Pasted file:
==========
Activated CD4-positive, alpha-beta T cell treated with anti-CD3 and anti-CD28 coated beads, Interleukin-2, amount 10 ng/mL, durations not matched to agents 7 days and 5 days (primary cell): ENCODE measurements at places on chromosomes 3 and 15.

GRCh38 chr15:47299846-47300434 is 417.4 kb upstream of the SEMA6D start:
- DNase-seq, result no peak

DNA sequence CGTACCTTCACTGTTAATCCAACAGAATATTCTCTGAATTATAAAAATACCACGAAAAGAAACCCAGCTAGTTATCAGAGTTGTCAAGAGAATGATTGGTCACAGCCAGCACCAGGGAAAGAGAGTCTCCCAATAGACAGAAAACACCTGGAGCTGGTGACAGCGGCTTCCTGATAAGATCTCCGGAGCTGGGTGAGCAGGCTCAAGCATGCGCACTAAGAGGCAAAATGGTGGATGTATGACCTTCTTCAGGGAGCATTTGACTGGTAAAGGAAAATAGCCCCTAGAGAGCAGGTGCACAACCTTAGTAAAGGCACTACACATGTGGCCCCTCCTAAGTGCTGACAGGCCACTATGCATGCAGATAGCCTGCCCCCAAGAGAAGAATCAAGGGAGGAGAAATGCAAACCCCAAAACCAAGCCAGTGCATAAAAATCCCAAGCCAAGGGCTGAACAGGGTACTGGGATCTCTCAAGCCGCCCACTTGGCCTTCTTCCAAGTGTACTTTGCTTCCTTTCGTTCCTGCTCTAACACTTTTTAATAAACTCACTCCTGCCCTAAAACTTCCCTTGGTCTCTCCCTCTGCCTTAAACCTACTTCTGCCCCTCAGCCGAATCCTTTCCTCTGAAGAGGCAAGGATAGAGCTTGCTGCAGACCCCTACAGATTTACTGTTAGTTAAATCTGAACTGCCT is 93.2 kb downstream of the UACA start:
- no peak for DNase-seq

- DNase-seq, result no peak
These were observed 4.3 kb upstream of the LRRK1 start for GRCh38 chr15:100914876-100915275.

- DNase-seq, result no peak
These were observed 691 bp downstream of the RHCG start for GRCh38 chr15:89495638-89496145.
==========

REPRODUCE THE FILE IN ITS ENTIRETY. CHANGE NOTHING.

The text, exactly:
Activated CD4-positive, alpha-beta T cell treated with anti-CD3 and anti-CD28 coated beads, Interleukin-2, amount 10 ng/mL, durations not matched to agents 7 days and 5 days (primary cell): ENCODE measurements at places on chromosomes 3 and 15.

GRCh38 chr15:47299846-47300434 is 417.4 kb upstream of the SEMA6D start:
- DNase-seq, result no peak

DNA sequence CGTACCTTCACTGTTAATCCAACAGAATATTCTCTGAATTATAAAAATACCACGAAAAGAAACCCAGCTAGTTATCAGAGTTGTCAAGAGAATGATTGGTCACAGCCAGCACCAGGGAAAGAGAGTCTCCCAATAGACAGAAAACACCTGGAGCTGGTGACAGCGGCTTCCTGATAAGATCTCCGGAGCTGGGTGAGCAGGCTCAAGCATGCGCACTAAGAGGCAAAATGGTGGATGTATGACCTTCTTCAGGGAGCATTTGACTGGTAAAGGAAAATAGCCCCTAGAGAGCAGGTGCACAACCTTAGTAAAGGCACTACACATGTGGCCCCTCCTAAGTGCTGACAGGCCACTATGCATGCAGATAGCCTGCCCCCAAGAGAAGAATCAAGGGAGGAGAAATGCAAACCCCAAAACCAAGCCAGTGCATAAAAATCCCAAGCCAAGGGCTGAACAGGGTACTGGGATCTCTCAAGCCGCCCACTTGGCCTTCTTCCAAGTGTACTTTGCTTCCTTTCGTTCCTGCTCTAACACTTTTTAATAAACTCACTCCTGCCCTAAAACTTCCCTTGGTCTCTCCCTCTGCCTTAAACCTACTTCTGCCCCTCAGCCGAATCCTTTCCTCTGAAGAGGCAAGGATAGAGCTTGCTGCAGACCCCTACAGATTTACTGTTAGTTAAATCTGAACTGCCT is 93.2 kb downstream of the UACA start:
- no peak for DNase-seq

- DNase-seq, result no peak
These were observed 4.3 kb upstream of the LRRK1 start for GRCh38 chr15:100914876-100915275.

- DNase-seq, result no peak
These were observed 691 bp downstream of the RHCG start for GRCh38 chr15:89495638-89496145.